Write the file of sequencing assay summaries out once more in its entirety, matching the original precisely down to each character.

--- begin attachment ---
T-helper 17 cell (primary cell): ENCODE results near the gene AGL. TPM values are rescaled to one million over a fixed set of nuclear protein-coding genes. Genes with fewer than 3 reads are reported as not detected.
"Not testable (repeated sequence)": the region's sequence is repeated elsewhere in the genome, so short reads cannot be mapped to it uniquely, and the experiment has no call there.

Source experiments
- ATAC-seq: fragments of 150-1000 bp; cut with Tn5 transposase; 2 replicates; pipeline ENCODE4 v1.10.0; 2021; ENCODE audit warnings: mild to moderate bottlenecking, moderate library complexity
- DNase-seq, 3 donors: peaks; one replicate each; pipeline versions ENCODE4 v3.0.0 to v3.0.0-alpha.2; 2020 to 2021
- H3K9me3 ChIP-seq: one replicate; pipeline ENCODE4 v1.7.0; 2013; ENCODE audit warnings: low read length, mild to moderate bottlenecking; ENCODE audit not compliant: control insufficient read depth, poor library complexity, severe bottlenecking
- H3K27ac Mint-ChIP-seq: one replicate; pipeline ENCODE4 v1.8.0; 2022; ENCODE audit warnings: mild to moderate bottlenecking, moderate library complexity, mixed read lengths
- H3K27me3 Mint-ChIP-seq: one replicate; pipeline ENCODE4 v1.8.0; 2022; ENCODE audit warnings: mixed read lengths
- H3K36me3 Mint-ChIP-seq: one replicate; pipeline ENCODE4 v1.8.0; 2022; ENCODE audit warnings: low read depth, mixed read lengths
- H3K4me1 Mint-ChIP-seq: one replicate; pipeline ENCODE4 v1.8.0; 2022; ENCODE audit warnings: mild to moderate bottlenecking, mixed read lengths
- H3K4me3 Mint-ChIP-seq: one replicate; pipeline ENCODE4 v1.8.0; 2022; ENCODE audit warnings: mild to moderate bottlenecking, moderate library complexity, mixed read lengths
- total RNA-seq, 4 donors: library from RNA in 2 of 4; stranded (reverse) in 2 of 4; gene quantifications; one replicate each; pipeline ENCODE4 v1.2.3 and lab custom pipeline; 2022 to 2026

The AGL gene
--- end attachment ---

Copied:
T-helper 17 cell (primary cell): ENCODE results near the gene AGL. TPM values are rescaled to one million over a fixed set of nuclear protein-coding genes. Genes with fewer than 3 reads are reported as not detected.
"Not testable (repeated sequence)": the region's sequence is repeated elsewhere in the genome, so short reads cannot be mapped to it uniquely, and the experiment has no call there.

Source experiments
- ATAC-seq: fragments of 150-1000 bp; cut with Tn5 transposase; 2 replicates; pipeline ENCODE4 v1.10.0; 2021; ENCODE audit warnings: mild to moderate bottlenecking, moderate library complexity
- DNase-seq, 3 donors: peaks; one replicate each; pipeline versions ENCODE4 v3.0.0 to v3.0.0-alpha.2; 2020 to 2021
- H3K9me3 ChIP-seq: one replicate; pipeline ENCODE4 v1.7.0; 2013; ENCODE audit warnings: low read length, mild to moderate bottlenecking; ENCODE audit not compliant: control insufficient read depth, poor library complexity, severe bottlenecking
- H3K27ac Mint-ChIP-seq: one replicate; pipeline ENCODE4 v1.8.0; 2022; ENCODE audit warnings: mild to moderate bottlenecking, moderate library complexity, mixed read lengths
- H3K27me3 Mint-ChIP-seq: one replicate; pipeline ENCODE4 v1.8.0; 2022; ENCODE audit warnings: mixed read lengths
- H3K36me3 Mint-ChIP-seq: one replicate; pipeline ENCODE4 v1.8.0; 2022; ENCODE audit warnings: low read depth, mixed read lengths
- H3K4me1 Mint-ChIP-seq: one replicate; pipeline ENCODE4 v1.8.0; 2022; ENCODE audit warnings: mild to moderate bottlenecking, mixed read lengths
- H3K4me3 Mint-ChIP-seq: one replicate; pipeline ENCODE4 v1.8.0; 2022; ENCODE audit warnings: mild to moderate bottlenecking, moderate library complexity, mixed read lengths
- total RNA-seq, 4 donors: library from RNA in 2 of 4; stranded (reverse) in 2 of 4; gene quantifications; one replicate each; pipeline ENCODE4 v1.2.3 and lab custom pipeline; 2022 to 2026

The AGL gene